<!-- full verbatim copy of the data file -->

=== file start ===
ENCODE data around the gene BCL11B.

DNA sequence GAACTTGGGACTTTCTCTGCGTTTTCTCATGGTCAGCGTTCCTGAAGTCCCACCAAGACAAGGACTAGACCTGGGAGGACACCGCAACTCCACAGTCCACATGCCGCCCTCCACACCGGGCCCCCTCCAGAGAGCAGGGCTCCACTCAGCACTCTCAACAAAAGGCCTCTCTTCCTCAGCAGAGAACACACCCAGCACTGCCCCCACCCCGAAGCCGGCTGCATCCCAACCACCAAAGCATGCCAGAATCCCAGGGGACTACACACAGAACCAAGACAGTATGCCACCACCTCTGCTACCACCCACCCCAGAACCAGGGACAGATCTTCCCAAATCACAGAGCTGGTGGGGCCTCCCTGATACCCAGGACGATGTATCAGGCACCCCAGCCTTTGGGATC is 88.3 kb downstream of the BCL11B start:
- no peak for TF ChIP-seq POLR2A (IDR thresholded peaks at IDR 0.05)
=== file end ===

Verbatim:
ENCODE data around the gene BCL11B.

DNA sequence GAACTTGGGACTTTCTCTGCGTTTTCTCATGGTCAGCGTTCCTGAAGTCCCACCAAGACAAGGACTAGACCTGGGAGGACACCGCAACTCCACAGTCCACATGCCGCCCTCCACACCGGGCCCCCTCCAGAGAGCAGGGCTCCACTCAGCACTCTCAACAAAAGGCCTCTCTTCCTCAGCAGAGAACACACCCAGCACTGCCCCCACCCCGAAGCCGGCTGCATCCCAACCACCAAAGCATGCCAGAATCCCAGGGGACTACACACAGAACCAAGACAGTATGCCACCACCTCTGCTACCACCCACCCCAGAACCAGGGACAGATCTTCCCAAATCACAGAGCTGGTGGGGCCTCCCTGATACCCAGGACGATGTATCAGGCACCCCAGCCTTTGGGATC is 88.3 kb downstream of the BCL11B start:
- no peak for TF ChIP-seq POLR2A (IDR thresholded peaks at IDR 0.05)